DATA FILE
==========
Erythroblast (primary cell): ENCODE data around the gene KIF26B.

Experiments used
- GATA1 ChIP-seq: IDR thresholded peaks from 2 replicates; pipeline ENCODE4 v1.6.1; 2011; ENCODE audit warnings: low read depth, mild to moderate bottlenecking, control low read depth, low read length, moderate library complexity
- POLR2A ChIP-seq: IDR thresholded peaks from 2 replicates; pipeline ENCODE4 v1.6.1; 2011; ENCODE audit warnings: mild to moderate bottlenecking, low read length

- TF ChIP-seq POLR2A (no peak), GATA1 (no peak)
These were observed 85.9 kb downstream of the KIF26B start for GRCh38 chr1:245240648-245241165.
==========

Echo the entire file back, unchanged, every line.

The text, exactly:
Erythroblast (primary cell): ENCODE data around the gene KIF26B.

Experiments used
- GATA1 ChIP-seq: IDR thresholded peaks from 2 replicates; pipeline ENCODE4 v1.6.1; 2011; ENCODE audit warnings: low read depth, mild to moderate bottlenecking, control low read depth, low read length, moderate library complexity
- POLR2A ChIP-seq: IDR thresholded peaks from 2 replicates; pipeline ENCODE4 v1.6.1; 2011; ENCODE audit warnings: mild to moderate bottlenecking, low read length

- TF ChIP-seq POLR2A (no peak), GATA1 (no peak)
These were observed 85.9 kb downstream of the KIF26B start for GRCh38 chr1:245240648-245241165.